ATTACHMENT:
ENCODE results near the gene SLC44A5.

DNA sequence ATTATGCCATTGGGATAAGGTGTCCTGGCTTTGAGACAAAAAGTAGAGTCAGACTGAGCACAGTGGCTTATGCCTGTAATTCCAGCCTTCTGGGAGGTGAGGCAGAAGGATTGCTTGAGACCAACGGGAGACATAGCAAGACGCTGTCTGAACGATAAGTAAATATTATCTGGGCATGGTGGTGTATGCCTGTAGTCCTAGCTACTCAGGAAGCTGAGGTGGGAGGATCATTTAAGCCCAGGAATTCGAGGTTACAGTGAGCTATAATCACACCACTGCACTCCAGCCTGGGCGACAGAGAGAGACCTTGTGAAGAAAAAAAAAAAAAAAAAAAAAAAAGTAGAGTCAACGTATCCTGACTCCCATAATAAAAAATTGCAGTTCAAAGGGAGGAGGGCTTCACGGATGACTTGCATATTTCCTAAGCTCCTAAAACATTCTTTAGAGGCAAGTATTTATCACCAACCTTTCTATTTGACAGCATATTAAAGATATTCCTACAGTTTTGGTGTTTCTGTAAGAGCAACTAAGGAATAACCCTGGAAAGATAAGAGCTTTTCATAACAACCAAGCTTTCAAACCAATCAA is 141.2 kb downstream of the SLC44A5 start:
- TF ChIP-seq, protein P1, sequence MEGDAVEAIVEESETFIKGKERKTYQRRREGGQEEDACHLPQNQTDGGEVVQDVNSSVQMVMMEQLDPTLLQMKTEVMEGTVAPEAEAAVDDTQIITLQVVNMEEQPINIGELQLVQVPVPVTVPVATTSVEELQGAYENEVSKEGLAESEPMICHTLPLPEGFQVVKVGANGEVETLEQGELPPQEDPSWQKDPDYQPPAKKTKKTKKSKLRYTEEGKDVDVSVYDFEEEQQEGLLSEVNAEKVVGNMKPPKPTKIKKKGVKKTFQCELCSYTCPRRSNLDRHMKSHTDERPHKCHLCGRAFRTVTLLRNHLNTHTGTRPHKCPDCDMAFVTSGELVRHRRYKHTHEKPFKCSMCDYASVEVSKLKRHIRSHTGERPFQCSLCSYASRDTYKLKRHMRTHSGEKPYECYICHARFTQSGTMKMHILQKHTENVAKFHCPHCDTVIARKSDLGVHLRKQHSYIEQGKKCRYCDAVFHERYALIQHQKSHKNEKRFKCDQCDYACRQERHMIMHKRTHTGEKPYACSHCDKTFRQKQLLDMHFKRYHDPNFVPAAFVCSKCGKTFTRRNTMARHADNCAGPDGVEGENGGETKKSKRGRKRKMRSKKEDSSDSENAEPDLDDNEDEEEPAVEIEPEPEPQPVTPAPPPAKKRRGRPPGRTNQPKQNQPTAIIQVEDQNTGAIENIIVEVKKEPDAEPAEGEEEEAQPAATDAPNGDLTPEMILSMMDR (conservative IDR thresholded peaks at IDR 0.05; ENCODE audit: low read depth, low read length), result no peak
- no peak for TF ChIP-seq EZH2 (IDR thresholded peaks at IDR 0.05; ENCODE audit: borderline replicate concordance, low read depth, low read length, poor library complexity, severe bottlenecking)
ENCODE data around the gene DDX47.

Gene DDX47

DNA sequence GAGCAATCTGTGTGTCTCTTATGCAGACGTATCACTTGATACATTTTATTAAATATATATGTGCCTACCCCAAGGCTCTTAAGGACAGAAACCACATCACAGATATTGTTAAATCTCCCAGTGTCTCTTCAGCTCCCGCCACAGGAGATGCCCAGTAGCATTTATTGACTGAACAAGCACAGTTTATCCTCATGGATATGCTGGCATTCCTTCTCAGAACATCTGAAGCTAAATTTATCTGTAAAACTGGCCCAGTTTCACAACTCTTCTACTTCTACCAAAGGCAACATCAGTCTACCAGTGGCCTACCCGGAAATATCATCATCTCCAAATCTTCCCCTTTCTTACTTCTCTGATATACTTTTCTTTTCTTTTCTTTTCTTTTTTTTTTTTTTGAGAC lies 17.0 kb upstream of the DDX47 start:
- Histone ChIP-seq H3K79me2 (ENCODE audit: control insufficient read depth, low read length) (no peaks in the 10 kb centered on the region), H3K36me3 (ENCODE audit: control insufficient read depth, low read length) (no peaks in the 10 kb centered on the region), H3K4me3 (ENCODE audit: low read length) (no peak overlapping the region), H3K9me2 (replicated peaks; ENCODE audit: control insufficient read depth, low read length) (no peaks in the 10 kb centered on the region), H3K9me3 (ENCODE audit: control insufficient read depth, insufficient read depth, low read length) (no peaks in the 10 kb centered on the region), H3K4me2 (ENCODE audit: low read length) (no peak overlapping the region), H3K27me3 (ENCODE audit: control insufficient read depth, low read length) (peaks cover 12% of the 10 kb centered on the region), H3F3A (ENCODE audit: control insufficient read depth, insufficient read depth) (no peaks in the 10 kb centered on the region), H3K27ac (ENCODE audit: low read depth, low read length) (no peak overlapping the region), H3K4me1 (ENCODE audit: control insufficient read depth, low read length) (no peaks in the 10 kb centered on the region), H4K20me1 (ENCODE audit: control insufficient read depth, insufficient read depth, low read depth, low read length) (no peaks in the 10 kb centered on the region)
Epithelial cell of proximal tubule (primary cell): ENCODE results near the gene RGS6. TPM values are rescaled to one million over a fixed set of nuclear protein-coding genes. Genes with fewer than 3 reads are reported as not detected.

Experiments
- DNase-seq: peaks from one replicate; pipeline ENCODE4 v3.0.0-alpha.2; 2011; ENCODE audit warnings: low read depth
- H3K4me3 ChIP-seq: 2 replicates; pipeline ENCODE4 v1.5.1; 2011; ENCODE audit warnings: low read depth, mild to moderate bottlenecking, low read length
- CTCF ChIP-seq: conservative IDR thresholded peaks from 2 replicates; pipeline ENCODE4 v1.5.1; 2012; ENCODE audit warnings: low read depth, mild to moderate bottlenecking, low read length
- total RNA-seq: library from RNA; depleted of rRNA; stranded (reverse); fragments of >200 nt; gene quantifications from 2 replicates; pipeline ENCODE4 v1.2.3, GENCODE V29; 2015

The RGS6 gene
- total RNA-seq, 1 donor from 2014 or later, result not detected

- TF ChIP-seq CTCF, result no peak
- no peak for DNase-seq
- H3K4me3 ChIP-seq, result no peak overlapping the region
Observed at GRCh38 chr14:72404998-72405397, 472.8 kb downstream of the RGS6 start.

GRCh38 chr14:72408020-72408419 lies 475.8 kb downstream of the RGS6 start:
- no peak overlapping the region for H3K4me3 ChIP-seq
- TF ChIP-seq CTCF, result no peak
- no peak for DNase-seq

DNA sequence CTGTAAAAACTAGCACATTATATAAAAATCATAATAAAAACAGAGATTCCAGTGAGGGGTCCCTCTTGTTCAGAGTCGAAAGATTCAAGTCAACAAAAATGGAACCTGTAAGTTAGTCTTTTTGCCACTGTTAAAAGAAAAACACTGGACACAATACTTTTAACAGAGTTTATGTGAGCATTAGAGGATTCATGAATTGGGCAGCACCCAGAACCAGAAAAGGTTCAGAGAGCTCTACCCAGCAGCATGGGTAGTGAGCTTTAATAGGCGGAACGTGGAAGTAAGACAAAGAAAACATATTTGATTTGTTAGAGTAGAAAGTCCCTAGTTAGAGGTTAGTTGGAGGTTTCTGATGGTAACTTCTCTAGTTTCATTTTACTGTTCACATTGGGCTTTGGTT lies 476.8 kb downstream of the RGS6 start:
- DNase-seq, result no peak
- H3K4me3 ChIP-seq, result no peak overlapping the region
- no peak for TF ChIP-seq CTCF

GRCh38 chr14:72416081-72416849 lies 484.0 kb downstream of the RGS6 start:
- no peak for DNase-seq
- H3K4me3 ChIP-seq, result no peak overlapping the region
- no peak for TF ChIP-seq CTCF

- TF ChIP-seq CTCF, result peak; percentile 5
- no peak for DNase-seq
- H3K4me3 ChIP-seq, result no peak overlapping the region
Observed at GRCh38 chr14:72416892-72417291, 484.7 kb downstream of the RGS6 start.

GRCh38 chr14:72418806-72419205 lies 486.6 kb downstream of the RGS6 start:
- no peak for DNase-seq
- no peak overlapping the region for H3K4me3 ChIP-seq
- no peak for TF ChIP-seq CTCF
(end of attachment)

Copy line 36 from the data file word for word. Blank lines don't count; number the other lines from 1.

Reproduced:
Observed at GRCh38 chr14:72416892-72417291, 484.7 kb downstream of the RGS6 start.